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4 most affectionate cat breeds for pet parents who love to snuggle

One of the great benefits of having a cat in your home is their companionship. While cats have earned a reputation as being standoffish and aloof, that doesn’t apply to every cat. In fact, many cats are highly social and enjoy spending time on your lap, cuddling against you as you sleep, and following you around the house. Some people believe that certain breeds are more social than others and that choosing one of the more affectionate cat breeds will increase the chances of your cat being social and cuddly. Teresa Keiger, a Cat Fanciers’ Association judge, told Reader’s Digest that several cat breeds are highly affectionate.

Ragdoll

Ragdolls are larger, super-friendly cats. They’re known for their easygoing nature and their impressive, fluffy coats, and stunning blue eyes. These cats also tend to be more interested in human interaction than other breeds. Both males and females tend to be very friendly. Keep in mind that they can also get large—males weigh an average of 20 pounds. While that’s a lot for a lap cat, ragdolls are highly social and usually also enjoy hanging out near you and following you around the house as you complete your chores.

Ragdoll cat lying on a table
Kadisha / Pixabay

Maine Coon

These giant cats often deliver big affection, too. With males averaging 15 to 25 pounds and females coming in at between 10 and 15 pounds, these cats are the size of small dogs, but they’re unaware of their size. Maine Coons love to spend time with their families and tend to be easygoing. They often enjoy spending time in laps, and best of all: their beautiful long coats will keep you cozy on chilly nights.

Russian Blue

The Russian Blue stands out not only because of their unique appearance but also because of its loyalty to its family. This unique breed might appear to be standoffish at first, but once your cat realizes you’re family, he’ll bond strongly. The Russian Blue has a striking silver-blue coat paired with green eyes that make for a stunning appearance.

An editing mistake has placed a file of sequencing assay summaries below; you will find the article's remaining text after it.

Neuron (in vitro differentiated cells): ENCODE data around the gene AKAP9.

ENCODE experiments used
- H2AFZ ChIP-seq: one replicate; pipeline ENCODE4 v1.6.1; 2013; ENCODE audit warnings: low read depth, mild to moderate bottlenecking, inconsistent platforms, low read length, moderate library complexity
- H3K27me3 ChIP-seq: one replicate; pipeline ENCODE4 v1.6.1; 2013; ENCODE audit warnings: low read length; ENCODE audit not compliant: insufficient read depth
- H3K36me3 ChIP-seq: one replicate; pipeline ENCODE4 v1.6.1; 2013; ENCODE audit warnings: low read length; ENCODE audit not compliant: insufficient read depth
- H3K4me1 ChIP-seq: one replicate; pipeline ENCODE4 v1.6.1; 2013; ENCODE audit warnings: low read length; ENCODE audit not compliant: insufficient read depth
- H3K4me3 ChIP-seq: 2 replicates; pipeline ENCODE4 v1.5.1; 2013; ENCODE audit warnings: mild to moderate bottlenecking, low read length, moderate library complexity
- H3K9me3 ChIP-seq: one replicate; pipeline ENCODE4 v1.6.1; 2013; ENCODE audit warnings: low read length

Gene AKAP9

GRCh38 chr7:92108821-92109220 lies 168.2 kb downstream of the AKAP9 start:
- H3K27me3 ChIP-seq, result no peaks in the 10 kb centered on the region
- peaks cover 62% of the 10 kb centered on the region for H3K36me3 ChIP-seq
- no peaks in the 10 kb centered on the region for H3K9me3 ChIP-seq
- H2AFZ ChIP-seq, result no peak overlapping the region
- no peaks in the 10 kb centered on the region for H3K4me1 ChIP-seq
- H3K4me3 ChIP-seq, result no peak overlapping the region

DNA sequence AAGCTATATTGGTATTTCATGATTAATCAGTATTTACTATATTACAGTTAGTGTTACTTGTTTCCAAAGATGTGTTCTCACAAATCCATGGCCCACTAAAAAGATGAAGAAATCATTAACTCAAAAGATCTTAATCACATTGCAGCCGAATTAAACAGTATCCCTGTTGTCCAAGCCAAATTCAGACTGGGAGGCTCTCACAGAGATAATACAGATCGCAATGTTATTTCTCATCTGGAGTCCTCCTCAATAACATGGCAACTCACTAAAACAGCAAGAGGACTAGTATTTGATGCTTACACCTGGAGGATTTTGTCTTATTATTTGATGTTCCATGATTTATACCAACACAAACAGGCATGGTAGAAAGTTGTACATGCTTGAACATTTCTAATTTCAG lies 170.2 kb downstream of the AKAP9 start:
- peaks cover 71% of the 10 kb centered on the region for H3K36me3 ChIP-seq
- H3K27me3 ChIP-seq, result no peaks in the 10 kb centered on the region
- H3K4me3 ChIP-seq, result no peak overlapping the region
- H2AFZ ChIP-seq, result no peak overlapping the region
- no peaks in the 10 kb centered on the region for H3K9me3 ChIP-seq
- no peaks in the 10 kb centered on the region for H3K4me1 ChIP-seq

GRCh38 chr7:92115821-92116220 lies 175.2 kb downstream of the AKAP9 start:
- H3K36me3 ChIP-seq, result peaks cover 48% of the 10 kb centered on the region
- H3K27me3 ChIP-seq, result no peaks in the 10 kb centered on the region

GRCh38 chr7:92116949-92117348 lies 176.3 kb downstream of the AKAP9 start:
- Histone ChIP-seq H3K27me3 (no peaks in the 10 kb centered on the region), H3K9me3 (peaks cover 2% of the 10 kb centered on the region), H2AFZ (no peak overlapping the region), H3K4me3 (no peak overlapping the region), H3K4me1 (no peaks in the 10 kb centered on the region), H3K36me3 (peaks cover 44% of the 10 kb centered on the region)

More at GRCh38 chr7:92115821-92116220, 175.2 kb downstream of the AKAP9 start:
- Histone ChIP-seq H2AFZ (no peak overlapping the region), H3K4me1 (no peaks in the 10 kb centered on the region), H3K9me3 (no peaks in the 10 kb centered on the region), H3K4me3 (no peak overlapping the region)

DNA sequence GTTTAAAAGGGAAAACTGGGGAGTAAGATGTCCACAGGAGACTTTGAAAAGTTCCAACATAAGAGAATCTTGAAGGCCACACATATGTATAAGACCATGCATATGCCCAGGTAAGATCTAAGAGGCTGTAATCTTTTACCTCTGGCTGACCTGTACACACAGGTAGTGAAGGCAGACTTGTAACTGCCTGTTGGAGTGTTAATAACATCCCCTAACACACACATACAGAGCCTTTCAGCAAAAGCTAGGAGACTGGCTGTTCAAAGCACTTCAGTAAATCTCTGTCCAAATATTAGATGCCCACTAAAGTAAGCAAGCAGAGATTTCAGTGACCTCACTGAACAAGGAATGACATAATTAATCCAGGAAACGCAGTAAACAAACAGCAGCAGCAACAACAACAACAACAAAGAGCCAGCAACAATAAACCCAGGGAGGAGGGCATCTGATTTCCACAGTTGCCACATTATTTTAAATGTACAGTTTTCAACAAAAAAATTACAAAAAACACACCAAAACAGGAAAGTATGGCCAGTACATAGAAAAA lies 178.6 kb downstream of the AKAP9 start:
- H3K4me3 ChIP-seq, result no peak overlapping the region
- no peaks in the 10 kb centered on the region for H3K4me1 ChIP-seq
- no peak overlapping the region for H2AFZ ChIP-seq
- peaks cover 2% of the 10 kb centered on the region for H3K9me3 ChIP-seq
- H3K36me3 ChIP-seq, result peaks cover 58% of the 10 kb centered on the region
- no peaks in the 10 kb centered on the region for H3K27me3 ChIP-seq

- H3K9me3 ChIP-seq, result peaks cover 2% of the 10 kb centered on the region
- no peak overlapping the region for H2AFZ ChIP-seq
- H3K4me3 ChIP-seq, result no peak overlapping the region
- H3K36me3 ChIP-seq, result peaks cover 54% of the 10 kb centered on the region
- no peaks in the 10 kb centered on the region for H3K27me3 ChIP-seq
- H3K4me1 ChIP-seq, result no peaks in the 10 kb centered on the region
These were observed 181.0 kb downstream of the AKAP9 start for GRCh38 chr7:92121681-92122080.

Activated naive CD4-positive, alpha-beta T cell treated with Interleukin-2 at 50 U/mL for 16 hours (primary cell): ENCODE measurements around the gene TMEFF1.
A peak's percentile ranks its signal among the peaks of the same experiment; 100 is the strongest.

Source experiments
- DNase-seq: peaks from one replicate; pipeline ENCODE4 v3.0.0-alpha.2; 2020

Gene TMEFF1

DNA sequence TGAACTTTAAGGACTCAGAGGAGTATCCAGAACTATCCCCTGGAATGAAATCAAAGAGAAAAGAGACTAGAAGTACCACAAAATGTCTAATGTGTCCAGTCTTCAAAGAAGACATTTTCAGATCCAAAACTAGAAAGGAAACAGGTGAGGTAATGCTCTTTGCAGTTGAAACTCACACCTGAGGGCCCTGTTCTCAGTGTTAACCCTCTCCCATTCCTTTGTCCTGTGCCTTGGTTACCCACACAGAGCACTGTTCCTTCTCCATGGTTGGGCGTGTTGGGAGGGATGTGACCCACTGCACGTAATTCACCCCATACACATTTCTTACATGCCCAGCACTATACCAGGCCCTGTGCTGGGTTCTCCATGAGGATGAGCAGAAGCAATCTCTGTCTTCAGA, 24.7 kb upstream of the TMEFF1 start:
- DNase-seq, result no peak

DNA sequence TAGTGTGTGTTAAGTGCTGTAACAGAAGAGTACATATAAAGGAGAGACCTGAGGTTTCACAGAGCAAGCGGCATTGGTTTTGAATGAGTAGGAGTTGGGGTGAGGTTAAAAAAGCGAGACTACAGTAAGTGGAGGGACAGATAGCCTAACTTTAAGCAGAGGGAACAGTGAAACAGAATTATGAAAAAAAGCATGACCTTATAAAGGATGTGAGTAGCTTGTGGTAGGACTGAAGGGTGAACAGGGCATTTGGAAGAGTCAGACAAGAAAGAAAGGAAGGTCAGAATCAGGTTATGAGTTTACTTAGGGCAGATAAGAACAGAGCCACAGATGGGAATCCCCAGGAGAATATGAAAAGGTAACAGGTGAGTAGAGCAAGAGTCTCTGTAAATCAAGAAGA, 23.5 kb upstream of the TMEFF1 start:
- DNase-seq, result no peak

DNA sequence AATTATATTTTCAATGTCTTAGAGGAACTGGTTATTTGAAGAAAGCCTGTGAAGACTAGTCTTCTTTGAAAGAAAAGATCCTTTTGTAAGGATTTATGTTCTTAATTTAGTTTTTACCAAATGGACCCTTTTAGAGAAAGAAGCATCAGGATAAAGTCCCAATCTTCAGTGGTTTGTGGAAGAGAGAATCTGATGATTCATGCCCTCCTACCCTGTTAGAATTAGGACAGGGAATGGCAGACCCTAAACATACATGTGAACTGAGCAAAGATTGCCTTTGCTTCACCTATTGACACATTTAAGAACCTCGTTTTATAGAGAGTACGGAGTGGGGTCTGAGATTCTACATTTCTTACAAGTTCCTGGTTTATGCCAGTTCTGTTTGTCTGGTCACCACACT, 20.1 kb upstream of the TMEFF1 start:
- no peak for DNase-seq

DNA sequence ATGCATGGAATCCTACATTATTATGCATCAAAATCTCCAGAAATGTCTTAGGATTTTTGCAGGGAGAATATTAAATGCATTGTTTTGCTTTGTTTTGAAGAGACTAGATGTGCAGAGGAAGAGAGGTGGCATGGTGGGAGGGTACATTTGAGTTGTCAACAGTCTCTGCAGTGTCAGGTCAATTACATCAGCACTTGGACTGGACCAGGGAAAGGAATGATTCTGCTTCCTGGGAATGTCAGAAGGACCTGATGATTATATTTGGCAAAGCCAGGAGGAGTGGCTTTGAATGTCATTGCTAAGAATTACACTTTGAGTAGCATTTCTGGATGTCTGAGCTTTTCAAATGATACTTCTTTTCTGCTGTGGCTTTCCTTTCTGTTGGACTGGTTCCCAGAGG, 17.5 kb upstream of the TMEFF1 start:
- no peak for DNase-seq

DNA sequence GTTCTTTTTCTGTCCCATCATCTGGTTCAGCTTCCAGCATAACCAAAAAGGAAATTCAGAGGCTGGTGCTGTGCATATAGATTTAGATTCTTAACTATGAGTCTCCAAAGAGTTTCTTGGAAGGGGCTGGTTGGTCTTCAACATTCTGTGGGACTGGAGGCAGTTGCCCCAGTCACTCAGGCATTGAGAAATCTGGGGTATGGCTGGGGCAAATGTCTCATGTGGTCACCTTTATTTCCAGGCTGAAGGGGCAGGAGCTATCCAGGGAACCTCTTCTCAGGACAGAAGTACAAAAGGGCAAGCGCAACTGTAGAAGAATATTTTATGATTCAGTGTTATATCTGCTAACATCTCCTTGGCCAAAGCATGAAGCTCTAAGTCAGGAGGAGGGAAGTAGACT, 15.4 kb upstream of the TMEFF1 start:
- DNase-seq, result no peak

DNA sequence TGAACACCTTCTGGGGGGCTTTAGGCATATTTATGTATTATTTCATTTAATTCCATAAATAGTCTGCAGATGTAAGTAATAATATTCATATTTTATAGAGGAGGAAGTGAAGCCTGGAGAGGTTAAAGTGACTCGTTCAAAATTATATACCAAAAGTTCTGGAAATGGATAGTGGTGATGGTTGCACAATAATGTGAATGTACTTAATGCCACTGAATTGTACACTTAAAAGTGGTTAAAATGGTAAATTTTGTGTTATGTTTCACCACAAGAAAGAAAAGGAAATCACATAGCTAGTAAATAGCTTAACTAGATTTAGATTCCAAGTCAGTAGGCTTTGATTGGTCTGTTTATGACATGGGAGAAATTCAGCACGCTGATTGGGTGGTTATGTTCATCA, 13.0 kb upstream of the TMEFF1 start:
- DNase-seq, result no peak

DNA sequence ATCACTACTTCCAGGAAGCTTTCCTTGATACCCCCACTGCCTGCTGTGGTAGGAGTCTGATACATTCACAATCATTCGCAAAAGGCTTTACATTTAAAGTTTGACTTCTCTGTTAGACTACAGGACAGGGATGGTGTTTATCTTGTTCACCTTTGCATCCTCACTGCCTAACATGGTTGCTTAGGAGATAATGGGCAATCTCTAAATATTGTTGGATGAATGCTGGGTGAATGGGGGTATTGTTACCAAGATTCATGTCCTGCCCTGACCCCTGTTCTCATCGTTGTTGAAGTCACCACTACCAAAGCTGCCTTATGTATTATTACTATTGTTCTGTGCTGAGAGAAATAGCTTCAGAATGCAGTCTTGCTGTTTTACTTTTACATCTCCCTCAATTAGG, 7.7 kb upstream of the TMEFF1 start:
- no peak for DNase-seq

Siamese

Siamese cats may be known for their talkative nature and unusually loud meows, but they’re also highly affectionate. Siamese cats tend to be very social and enjoy spending time with people. If you leave the room when your cat’s not ready for the cuddle session to be over, you’ll be sure to hear about it—loudly. Siamese cats often have loud purrs, making them fabulous and relaxing lap cats.

Siamese cat sitting on a table on a porch
Youssef War / Shutterstock

A note about individuality

Dr. Mikel Maria Delgado told Newsweek that simply getting a cat breed that’s believed to be friendly won’t guarantee that you end up with a super-social cat. While some owners of purebred cats do report differences between the breeds, studies found varying results when it comes to the friendliness of different breeds. Simply basing your decision to get a cat off of its breed and not taking into account that each cat is an individual could be a mistake and might make you overlook a cat who would be the perfect fit for your family.

Instead, it’s most important for you to meet and spend some time with the cat that you’re interested in adopting or buying. If you’re adopting a cat from a rescue and that cat has been with a foster family, chances are the rescue group will have some idea of the cat’s personality and friendliness. If you’re planning to buy from a breeder, make sure to have a discussion about the traits that are most important to you. Responsible breeders work hard to match their animals with appropriate homes.

Patience is key

Even if your cat isn’t immediately affectionate and social, you don’t need to give up hope right away. Remember that even the friendliest cat will need some time to settle in and get to know you. Cats who haven’t had positive experiences with humans before may take an especially long time to get comfortable. You can help your cat learn to trust and enjoy spending time around you by learning to read his body language and respecting his boundaries. It might be tempting to try to snuggle with your cat immediately, but instead, let your cat move at his own pace. Establish trust by feeding him, gently patting him, and playing with him, and you’re likely to have a friend for years to come.

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Paige Cerulli
Former Digital Trends Contributor
Paige's work has appeared in American Veterinarian, Business Insider, Healthline, and more. When she's not writing, Paige…
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